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Reviews » DVD Video Reviews » The Sword and the Sorcerer
The Sword and the Sorcerer
Starz / Anchor Bay // R // April 24, 2001
List Price: $24.98 [Buy now and save at Amazon]
Review by Brian R. Boisvert | posted April 8, 2001 | E-mail the Author
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The Movie:
THE SWORD AND THE SORCERER (1982) is one of a string of fantasy movies, like DRAGONSLAYER and the CONAN films, that came out in the early 1980s.

Lee Horsley (of TV's "Matt Houston") plays Talon, a mercenary with a silly, three-bladed sword that can shoot (!) his enemies. Talon rediscovers his royal heritage when he is recruited to help Princess Alana (Kathleen Beller) thwart the plans of tyrant Titus Cromwell (Richard Lynch) and sorcerer Xusia (Richard Moll). The bad guys are trying to conquer various kingdoms and just generally walk around being not nice all the time. Some nudity and gore has been thrown into the mix to distract from the terrible acting and plot.

Wow, this was bad. I have a very high tolerance for bad movies, but this one stretched me to the breaking point. There is nothing redeeming here -- the script is terrible; the acting is bad; the effects are laughable; the plot is unnecessarily convoluted; the cinematography and editing are choppy. The whole film is just so darn clunky that it's nearly impossible to watch. The only faint praise I can provide is that the music isn't terrible.

The Picture:
As bad as the film is, the video transfer is unfortunately even more disappointing. The picture is hazy and extremely grainy -- at times, I felt like I was watching an old VHS cassette from the 1980s. The DVD probably isn't helped by the low budget nature of the film, the many dimly lit scenes (likely used to hide the lack of sets), and the use of many red and orange hues. Colors are drab, faded, and weak.

Even more alarming is the incredible number of compression artifacts I found on the disc. Regardless of the state of the original elements, there is little excuse for there to be that much digital noise on a transfer in this day and age. I expected more from Anchor Bay.

The film is presented in a 1.78:1 widescreen edition and is enhanced for 16x9 televisions. However, even this presents problems. I have no idea how the movie was originally filmed or how it was projected in theaters, but the framing on the DVD seems very, very tight to me. This may just be the case of a hack filmmaker who doesn't know how to properly position his actors, but I found myself wishing for a full-frame version to watch instead.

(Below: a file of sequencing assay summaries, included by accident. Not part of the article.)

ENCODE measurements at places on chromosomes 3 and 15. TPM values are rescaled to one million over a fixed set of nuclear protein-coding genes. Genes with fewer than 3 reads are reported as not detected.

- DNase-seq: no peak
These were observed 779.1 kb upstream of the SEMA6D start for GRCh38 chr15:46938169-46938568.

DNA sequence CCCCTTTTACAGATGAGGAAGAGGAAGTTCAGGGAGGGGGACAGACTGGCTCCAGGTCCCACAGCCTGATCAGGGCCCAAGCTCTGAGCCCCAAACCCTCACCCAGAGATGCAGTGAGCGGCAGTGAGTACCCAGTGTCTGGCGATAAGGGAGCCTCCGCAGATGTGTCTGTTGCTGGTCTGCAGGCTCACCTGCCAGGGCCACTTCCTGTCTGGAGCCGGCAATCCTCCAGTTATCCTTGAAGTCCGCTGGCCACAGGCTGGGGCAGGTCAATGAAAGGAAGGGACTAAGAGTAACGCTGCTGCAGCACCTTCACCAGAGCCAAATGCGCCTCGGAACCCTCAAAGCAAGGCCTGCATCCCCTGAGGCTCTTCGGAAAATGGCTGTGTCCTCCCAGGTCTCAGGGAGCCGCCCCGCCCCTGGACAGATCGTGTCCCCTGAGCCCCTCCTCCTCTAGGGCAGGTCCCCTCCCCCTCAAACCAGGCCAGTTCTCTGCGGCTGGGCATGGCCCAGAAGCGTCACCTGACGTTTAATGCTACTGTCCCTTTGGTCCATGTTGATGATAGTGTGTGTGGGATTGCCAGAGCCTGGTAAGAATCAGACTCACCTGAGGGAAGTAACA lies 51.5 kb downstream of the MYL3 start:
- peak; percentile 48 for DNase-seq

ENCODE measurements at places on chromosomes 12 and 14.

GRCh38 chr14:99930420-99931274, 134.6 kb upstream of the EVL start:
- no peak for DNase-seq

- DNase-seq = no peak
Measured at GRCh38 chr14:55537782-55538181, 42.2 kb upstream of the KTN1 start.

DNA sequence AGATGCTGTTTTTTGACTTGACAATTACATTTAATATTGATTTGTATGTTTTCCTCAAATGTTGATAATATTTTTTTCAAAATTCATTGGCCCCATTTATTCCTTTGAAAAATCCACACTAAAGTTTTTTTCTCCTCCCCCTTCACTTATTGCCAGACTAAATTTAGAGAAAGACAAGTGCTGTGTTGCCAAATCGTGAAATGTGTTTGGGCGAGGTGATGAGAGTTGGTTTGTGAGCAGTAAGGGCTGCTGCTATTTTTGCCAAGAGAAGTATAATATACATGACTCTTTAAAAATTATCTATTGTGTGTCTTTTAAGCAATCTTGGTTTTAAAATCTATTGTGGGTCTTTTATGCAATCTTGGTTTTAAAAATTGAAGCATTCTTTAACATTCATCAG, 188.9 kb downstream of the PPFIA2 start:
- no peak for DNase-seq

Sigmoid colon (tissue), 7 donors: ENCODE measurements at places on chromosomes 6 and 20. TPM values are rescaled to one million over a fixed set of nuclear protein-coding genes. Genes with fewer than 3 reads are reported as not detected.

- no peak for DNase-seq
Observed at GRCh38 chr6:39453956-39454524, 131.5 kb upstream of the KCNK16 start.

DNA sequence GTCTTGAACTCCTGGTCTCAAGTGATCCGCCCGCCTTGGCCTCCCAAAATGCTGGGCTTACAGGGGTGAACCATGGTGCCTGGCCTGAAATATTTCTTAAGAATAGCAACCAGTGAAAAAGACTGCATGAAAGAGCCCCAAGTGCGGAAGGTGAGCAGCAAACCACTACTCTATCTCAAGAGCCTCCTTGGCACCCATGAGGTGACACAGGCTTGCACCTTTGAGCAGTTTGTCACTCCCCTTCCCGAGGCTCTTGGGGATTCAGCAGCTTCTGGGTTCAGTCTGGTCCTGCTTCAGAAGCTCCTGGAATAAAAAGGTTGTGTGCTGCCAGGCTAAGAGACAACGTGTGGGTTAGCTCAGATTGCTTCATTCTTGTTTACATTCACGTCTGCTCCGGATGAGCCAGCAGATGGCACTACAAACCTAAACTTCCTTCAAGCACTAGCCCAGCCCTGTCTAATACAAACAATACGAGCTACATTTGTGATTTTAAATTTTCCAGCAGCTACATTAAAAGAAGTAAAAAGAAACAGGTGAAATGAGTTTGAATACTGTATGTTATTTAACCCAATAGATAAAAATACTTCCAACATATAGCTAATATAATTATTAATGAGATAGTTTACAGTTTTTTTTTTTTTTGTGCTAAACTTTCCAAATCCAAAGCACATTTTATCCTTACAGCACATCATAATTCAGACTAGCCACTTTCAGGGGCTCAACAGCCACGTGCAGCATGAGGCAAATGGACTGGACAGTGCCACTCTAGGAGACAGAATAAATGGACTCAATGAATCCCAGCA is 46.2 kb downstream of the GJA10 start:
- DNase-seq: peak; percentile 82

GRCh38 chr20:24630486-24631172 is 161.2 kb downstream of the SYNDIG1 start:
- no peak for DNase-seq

The Sound:
Anchor Bay has remastered the soundtrack in Dolby Digital 5.1. It is not a very dynamic track, with limited range. Surrounds are used sparingly and mostly for musical score. Even though the sound won't amaze you, it also doesn't have any major flaws -- the music is well presented and the dialog is usually clear and easy-to-understand. A 2.0 track is also provided.

Special Features:
There are no real extras on the DVD, aside from two theatrical trailers and a TV advertisement.

Final Thoughts:
I really can't recommend this film to anyone. If you are not a fan of "Conan"-type movies, you won't be even remotely interested in this one. If you are a fan, you'll likely be disappointed by the poor quality of the sets, effects, script, and just about every other aspect of this film. Unlike some other "cheesy" 80s films that have been released lately (like KRULL or ENEMY MINE), this movie has nothing going for it.

Even fans of the film will probably be disappointed with the poor treatment it has received on DVD. Although I'm sure Anchor Bay didn't have much to work with in terms of source material, the video transfer is very difficult to watch and there are no extras included to at least help us understand how the movie turned out so terribly.

If you're still curious about the film after reading all of this, definitely rent it first. Also, stick around for the ending credits where they invite you to watch for Talon's next adventure in the sequel "TALES OF THE ANCIENT EMPIRE". I wonder why that never came out? :)

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